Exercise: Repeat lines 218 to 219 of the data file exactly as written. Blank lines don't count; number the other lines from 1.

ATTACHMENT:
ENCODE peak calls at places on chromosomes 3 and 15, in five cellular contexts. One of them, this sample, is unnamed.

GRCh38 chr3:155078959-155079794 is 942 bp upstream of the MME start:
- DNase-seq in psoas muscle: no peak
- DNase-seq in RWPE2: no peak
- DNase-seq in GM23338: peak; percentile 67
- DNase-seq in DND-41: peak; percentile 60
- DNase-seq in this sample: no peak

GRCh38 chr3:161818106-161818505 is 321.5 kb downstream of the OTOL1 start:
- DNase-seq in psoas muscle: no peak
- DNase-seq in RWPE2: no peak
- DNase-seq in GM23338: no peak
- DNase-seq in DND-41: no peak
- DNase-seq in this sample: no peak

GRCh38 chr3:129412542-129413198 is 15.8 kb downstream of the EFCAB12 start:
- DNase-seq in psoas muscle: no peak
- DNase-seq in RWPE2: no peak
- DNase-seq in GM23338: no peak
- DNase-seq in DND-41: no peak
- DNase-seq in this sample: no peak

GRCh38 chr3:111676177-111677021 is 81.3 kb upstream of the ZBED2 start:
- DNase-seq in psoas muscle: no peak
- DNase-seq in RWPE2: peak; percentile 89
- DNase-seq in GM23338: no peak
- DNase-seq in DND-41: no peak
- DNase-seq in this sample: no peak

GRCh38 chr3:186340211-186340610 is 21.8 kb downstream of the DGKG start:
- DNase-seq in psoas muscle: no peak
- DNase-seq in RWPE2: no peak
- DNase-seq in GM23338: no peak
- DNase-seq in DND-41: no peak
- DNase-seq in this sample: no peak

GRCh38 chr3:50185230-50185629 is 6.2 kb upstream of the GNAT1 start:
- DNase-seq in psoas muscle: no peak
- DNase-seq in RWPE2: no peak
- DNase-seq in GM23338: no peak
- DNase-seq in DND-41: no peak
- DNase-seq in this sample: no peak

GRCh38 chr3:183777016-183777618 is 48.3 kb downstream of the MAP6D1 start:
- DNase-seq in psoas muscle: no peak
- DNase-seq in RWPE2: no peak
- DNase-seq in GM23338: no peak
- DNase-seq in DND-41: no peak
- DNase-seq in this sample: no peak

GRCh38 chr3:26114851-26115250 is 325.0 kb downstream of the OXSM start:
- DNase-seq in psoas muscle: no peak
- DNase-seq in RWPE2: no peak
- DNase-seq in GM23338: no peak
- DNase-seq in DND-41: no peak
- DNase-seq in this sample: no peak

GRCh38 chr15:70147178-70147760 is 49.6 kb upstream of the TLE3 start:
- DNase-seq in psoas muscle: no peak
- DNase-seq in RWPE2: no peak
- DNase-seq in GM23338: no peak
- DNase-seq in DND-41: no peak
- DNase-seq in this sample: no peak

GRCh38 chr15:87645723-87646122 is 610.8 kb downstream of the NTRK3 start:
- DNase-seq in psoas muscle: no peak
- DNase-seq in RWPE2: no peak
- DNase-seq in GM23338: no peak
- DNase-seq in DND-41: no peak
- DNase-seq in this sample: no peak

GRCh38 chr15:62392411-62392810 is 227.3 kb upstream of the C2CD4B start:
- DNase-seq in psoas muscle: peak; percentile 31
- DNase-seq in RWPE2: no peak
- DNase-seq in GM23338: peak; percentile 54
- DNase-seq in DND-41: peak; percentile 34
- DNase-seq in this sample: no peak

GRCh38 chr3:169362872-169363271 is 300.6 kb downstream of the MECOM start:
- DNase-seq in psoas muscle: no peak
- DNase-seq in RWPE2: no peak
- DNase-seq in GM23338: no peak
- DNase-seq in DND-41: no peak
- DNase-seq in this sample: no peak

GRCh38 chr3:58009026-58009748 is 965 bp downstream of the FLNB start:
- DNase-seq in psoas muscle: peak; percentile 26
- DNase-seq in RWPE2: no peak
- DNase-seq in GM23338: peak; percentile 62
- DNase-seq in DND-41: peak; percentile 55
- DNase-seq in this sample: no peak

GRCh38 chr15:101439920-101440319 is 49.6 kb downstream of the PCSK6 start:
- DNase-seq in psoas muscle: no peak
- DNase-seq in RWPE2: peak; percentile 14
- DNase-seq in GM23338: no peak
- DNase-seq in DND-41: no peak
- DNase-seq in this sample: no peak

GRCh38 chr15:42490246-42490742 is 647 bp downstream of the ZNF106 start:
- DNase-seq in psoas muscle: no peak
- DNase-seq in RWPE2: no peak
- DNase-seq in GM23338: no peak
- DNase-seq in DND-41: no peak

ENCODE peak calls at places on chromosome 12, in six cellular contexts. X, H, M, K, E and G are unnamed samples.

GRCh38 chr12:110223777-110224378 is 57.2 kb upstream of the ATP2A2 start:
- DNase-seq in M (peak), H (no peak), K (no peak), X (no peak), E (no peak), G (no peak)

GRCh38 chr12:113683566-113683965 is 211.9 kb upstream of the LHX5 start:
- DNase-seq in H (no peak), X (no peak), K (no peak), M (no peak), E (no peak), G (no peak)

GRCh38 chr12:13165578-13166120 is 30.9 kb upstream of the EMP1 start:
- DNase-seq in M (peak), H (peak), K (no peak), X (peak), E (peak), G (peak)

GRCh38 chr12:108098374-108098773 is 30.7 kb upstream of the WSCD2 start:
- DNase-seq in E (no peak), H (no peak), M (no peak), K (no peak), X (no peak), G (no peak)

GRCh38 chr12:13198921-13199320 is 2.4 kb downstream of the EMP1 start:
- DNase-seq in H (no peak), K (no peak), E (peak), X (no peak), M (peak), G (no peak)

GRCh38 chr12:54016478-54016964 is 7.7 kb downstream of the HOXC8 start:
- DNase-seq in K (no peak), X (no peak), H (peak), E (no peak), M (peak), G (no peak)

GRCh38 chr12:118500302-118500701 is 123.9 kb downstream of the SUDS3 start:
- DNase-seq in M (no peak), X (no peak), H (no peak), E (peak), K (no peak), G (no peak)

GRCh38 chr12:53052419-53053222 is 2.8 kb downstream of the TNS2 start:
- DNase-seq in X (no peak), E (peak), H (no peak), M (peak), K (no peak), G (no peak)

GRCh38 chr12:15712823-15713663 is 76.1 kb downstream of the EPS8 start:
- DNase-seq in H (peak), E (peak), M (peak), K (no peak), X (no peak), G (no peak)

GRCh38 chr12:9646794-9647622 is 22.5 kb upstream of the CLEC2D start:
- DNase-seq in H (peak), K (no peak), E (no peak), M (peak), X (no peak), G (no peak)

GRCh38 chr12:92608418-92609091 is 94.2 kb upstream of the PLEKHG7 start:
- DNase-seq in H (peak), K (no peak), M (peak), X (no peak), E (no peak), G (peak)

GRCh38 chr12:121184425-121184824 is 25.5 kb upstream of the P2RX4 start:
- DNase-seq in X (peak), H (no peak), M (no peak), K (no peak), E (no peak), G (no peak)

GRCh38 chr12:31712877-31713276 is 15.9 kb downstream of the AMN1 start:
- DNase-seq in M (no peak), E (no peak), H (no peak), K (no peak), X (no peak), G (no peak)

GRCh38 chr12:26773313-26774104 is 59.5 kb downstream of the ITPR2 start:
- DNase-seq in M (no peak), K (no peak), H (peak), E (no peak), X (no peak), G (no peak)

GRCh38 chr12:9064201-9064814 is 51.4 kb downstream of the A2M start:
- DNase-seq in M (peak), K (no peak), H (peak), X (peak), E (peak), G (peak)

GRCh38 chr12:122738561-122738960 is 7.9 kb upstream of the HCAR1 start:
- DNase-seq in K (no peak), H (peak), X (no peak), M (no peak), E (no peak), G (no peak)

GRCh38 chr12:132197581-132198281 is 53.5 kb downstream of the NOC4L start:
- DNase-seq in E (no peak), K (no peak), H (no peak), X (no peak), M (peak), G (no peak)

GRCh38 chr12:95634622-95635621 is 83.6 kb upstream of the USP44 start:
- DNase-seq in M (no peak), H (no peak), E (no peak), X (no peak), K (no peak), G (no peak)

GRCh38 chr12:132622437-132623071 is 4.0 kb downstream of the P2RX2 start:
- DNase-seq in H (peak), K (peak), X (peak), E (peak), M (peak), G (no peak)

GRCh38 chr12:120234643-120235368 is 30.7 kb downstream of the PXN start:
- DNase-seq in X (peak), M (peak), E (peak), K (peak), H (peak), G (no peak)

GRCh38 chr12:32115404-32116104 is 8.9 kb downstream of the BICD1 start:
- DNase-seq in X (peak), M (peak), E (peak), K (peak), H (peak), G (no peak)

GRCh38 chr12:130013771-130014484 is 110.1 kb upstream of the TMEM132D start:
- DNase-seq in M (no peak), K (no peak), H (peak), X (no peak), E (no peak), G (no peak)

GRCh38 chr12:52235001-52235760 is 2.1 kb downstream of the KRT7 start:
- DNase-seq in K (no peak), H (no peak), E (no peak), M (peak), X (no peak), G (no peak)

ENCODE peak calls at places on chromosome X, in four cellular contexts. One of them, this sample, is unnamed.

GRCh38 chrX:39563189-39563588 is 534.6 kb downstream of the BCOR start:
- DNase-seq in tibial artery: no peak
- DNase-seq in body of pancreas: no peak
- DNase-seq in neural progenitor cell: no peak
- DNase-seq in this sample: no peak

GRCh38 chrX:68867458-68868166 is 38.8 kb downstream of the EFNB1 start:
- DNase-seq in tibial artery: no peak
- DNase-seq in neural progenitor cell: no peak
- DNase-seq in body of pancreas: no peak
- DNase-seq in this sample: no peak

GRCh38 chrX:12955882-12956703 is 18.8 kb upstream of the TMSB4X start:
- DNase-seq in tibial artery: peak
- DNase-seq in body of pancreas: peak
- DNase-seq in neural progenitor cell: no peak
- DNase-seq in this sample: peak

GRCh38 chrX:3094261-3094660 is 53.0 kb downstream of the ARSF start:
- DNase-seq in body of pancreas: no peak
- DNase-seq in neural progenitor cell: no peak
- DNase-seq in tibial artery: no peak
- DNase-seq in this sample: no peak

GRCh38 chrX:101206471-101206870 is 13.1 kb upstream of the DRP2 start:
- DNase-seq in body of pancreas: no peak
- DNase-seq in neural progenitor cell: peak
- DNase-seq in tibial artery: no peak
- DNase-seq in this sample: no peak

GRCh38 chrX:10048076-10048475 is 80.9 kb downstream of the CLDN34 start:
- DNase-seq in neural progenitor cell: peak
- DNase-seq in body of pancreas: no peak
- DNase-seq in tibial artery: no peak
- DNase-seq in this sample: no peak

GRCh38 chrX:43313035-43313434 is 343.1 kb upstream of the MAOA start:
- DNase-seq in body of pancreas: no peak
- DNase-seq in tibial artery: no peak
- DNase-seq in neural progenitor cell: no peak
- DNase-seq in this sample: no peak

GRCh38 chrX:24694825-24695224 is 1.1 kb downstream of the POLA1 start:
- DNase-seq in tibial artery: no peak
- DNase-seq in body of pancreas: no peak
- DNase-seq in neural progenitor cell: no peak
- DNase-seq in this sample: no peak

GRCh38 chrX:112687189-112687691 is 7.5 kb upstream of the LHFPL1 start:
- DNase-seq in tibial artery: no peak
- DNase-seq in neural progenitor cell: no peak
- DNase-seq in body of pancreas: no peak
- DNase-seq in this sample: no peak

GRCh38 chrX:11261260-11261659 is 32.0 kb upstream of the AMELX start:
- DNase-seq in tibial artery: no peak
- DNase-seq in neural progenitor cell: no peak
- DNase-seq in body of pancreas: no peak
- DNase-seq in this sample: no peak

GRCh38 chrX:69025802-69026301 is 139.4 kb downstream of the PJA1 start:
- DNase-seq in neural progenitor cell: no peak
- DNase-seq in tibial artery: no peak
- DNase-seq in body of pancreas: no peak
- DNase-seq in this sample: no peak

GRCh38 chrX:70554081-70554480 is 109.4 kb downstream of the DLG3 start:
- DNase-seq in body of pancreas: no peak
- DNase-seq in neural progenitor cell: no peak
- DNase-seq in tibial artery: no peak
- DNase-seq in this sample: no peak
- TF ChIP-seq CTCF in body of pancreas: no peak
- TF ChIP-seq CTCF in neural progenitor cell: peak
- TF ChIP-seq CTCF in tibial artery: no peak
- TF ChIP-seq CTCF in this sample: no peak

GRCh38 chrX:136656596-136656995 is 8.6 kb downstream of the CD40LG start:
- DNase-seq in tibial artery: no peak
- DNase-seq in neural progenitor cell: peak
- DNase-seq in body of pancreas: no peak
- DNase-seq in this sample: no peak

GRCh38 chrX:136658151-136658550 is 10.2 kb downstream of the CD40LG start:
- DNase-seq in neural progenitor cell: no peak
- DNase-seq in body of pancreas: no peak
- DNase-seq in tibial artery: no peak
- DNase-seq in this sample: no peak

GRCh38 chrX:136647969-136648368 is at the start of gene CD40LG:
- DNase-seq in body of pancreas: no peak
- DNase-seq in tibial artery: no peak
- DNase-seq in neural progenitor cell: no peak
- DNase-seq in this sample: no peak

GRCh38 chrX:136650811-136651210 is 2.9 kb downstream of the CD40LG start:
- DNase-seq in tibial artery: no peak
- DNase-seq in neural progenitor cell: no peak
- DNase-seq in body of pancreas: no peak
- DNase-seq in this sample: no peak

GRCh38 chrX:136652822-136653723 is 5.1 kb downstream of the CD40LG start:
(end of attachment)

GRCh38 chrX:136650811-136651210 is 2.9 kb downstream of the CD40LG start:
- DNase-seq in tibial artery: no peak